Ukraine War: Rotary International raises $9M in humanitarian aid

CHICAGO (WLS) -- A member of Rotary International who made it out of Ukraine to Chicago speaks of his journey and conditions on the ground as the brutal war rages on.

In just seven weeks since the war in Ukraine began, the organization has raised millions of dollars for humanitarian aid.

READ MORE | Latest updates, stories on Ukraine

Hennaddii Kroichyk said the combat situation in western Ukraine's Lviv is relatively "calm."

"We have three rocket attacks on our city but it does not cause the casualties of civilians," Kroichyk said.

That's what calm is; three recent rocket attacks, but no casualties. Kroichyk, a member of the service organization Rotary International, just arrived this week in Chicago traveling first to Poland by bus.

"I decided to go with the bus of refugees. I was interested in how they are treated by our neighbors," he said.
And he was amazed at their warm and open welcome.

"Starting from the border, they are provided with food, with SIM cards, with power banks, even with toys for children," he said.

His journey ended in Chicago, where he updated hundreds of Rotary members on the dire situation in Ukraine.

Kroichyk said when he first saw Ukrainian flags along Michigan Avenue, the first ones he'd seen since leaving Lviv, his heart was filled with appreciation for the efforts underway right here in the US to help his people.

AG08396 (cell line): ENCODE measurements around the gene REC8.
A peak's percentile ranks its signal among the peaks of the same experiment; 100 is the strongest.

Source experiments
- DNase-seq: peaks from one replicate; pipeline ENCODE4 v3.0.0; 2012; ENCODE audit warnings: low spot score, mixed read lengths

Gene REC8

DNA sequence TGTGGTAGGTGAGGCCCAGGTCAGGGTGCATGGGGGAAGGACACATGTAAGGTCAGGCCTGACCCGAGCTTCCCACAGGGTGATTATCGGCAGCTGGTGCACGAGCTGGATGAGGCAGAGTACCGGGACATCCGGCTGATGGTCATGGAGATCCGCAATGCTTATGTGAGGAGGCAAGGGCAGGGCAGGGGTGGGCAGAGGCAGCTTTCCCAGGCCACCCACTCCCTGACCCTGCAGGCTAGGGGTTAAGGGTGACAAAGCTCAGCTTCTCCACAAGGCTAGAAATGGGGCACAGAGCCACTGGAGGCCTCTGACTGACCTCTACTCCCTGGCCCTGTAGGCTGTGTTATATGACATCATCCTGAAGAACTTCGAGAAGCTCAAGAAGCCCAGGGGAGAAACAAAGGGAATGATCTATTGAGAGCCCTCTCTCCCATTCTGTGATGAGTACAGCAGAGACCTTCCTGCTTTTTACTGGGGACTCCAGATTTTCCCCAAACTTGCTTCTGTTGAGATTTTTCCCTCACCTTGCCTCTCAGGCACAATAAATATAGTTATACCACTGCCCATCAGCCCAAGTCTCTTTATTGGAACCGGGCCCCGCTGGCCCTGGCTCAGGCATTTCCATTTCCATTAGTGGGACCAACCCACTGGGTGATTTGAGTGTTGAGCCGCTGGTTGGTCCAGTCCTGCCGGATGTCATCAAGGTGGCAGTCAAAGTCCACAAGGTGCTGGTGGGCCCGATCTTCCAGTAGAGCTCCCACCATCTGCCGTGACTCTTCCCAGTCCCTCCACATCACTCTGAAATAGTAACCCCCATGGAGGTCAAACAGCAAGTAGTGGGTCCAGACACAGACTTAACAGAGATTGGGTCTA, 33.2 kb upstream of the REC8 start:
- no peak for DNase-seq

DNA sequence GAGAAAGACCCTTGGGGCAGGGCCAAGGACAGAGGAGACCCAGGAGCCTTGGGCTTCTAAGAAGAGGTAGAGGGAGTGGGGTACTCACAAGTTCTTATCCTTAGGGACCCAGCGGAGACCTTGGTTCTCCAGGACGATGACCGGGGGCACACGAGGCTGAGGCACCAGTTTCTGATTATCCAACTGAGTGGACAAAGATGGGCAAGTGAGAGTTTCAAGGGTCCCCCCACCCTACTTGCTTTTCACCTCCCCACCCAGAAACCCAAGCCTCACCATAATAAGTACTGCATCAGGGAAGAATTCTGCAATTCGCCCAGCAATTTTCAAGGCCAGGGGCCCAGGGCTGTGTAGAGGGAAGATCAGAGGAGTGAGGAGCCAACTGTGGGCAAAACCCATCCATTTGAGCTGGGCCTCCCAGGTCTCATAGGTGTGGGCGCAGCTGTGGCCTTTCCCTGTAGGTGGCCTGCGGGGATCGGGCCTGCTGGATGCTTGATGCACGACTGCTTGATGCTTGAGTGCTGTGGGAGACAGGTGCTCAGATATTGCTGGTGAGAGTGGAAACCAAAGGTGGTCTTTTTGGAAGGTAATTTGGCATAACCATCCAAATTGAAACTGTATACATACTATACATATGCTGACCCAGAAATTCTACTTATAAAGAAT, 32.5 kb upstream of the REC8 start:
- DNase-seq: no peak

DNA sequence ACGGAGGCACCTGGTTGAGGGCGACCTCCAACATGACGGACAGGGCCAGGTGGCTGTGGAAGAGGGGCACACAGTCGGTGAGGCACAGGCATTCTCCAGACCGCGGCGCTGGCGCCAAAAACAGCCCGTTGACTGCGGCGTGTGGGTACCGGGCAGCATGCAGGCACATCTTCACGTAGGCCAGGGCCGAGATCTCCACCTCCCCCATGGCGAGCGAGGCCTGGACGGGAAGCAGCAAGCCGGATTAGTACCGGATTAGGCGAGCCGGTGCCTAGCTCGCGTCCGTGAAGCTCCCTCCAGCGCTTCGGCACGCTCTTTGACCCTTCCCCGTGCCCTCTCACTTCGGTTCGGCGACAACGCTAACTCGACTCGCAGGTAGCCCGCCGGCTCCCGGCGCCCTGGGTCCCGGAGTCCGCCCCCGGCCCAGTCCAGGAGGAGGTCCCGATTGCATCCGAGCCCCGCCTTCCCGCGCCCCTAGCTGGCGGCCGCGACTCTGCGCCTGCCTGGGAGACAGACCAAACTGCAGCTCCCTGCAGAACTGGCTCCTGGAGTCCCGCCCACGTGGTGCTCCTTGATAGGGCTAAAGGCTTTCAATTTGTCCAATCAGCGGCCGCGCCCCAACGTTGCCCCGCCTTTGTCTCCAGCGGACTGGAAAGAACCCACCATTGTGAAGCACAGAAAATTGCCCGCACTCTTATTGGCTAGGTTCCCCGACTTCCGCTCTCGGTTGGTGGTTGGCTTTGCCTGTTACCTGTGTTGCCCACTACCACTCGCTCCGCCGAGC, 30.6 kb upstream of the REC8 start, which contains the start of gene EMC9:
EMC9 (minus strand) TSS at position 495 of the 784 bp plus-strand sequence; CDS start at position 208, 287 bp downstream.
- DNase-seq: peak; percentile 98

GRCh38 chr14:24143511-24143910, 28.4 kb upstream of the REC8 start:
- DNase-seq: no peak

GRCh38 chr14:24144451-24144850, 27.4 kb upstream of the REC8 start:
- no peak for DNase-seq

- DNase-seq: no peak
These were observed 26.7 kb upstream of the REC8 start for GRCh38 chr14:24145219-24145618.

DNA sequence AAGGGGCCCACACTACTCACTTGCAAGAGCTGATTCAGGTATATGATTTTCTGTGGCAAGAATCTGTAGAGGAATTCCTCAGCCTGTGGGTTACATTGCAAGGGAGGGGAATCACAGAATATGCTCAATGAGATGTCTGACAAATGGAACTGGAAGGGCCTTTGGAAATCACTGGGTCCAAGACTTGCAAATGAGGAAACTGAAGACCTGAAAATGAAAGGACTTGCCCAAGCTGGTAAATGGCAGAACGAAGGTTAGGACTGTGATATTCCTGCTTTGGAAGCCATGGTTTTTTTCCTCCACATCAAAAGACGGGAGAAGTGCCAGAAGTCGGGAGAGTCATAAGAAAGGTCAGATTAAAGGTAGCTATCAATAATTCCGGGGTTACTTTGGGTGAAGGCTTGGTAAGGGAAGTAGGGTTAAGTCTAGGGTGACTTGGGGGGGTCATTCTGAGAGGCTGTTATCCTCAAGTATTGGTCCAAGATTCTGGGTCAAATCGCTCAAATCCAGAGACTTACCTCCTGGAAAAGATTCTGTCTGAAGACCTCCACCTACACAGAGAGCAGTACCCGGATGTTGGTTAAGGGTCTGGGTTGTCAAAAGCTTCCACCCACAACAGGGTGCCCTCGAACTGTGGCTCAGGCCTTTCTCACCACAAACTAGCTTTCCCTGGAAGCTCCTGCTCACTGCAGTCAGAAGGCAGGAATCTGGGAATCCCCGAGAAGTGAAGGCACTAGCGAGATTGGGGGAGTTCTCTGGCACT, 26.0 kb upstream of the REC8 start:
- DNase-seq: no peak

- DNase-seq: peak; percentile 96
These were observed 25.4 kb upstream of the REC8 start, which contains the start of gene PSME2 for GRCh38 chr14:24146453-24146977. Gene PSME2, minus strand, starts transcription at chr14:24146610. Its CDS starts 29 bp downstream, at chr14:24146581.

"It's just been extraordinarily heartwarming to see the outpouring of support from rotarians around the world for Ukraine," said John Hewko, Rotary International CEO.

Hewko, a Ukranian-American himself, said the organization has raised $9 million for aid since the war began.

"That money is now being dispersed to our rotarians in Ukraine, in the frontline countries in other parts of the world to help Ukrainian displaced persons," Hewko said.

The Chicago Rotary chapter partnering with the Ukranian Medical Organization of North America to source supplies and deliver them from O'Hare to Poland to Ukraine.

"It's almost a reflex that we see a tragedy taking place and then ok, what are we going to do, let's get started," said Marga Hewko, Rotary Club of Chicago president.

It's a call to service that continues.

"I feel the support from all the world," Kroichyk said.
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